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Safety: County raises pay for first responders

By Jason Lesley
Coastal Observer

With the lowest starting salaries in the region, Georgetown County has been the training ground for law enforcement and public safety employees for years. Newly trained sheriff’s deputies and emergency medical technician-firefighters were leaving the county and Midway Fire and Rescue for better pay at more than a dozen other places.

County Council members approved a four-year phased plan Tuesday to raise salaries of 586 law enforcement, Emergency Medical Service and general service employees by an average of 11.1 percent. The total cost of the raises and increased benefits will be $2.9 million.

“This problem was not created overnight and, unfortunately, it can’t be corrected overnight,” said Sel Hemingway, the county administrator. “But we do recognize the need to rectify this issue, and we’re taking steps to do so beginning almost immediately.”

Raises will begin with the employees’ second paycheck in January.

Tom Koltak, chairman of the board of Midway Fire and Rescue, called the $2.9 million “no big deal” for the county. Six new houses are under construction in his neighborhood within Willbrook Plantation. County growth shows the need for impact fees and tax hikes, he said.

Still, Koltak was happy with the action resulting from the salary study that began last July. “Any increase is great,” he said, “but Murrells Inlet-Garden City is giving $1,500 raises and they’re already $3,000 ahead of us.”

Georgetown County Sheriff Lane Cribb said he hopes the raises help him keep officers once they are trained.

“I have been working with County Council on pay discrepancies for some time now,” he said. “I appreciate their efforts in addressing salary increases for our deputies and hope it will help us retain good people.”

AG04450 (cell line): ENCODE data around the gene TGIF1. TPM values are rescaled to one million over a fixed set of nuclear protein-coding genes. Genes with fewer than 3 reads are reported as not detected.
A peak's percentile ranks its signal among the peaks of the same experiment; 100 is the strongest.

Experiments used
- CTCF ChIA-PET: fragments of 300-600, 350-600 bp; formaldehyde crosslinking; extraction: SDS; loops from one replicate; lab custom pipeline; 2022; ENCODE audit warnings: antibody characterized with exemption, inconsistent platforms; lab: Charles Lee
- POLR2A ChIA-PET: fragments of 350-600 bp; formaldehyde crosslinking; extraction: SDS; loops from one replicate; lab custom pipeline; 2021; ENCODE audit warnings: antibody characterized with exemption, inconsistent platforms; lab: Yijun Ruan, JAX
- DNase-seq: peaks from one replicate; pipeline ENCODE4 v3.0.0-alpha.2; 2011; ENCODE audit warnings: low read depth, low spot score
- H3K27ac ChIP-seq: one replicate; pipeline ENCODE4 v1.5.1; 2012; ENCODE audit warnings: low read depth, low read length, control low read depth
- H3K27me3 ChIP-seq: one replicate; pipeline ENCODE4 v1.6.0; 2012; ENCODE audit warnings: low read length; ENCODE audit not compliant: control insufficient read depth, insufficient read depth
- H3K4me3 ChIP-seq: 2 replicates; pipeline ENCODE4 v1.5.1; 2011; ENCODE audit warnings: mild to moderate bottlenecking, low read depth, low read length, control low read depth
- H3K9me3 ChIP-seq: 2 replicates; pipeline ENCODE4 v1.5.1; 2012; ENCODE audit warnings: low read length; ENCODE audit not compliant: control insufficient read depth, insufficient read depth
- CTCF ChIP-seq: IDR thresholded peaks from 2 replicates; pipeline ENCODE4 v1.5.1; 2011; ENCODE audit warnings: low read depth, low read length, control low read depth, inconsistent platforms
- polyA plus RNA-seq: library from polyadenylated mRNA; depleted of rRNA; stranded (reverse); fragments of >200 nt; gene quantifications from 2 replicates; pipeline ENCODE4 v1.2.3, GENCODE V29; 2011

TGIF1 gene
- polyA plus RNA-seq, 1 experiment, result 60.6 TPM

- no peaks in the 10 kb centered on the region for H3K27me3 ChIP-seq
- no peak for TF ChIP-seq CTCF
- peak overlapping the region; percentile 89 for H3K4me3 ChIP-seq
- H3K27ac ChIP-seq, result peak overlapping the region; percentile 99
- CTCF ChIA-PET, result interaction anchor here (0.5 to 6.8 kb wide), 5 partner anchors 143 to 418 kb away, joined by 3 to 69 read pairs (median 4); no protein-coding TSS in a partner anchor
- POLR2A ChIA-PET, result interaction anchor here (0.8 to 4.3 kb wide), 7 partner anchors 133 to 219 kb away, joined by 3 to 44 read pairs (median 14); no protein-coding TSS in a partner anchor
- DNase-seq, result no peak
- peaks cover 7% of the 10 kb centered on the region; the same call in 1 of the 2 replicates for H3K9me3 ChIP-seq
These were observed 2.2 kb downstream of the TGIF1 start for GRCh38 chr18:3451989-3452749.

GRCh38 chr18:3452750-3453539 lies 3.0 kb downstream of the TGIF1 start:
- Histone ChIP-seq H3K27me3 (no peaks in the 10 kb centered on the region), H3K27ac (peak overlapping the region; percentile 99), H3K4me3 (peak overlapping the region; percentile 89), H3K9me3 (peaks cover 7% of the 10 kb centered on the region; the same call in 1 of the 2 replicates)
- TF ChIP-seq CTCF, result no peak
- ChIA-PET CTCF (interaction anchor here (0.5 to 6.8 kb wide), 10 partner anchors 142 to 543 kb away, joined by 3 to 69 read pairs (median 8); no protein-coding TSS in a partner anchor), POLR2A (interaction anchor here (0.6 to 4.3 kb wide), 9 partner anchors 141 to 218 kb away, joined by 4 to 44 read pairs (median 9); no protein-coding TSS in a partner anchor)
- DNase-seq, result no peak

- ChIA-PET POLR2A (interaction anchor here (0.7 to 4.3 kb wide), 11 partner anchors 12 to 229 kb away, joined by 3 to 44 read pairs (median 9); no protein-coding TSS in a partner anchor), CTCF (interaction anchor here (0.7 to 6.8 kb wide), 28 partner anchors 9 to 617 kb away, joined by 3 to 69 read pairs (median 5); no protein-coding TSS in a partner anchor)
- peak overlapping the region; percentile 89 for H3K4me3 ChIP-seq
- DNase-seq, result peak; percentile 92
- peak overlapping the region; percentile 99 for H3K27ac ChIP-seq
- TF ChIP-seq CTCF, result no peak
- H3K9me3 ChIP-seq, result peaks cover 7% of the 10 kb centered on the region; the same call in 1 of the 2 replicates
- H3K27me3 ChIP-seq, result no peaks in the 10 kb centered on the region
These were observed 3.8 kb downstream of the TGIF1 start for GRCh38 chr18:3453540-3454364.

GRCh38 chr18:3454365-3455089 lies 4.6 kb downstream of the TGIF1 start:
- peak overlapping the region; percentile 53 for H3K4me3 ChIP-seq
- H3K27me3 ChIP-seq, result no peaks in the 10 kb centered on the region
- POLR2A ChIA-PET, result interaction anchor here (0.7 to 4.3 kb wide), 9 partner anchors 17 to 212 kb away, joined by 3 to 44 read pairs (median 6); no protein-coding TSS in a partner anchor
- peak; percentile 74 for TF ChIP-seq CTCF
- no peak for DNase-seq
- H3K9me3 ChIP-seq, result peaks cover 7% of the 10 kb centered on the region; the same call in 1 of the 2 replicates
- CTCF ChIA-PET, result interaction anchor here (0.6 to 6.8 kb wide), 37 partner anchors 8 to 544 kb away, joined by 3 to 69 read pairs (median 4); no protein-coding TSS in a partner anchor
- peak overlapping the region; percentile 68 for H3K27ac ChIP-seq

After a public outcry over the low starting salaries at Midway Fire and Rescue, the county granted its first cost-of-living raises in four years last summer and initiated a wage and salary review for “problem positions” that included the sheriff’s office, fire departments and administrative jobs with high turnover rates.

The review showed that starting salaries for emergency services employees were an average of 13.6 percent below those offered by competing counties and municipalities. Starting salaries for law enforcement and general services workers were 10.4 percent below average. Bringing county employees up to the average salary in the region will mean an additional $1,779 a year for each once the plan is fully implemented in fiscal 2018.

Hemingway pointed out that state law limits millage hikes to the Consumer Price Index figured in conjunction with a county’s population increase. The plan, he added, may require modification if state law limits the ability of the county to increase millage.

The average annual millage increase required through 2018 to pay for the adjustments in the Midway Fire District would be the equivalent of $5.10 on a primary residence valued at $100,000.

In the unincorporated western portion of the county, the annual average would be $6.30 on a $100,000 home.

The remainder of the county, including incorporated areas, would see an annual average increase of $4 on a $100,000 home.

Employees will get 40 percent of the raise in January, and 20 percent each of the next three budget years along with the cost-of-living raises given to all employees.

“The plan is sustainable,” Hemingway said. The county will remain above an $8 million fund balance every year.

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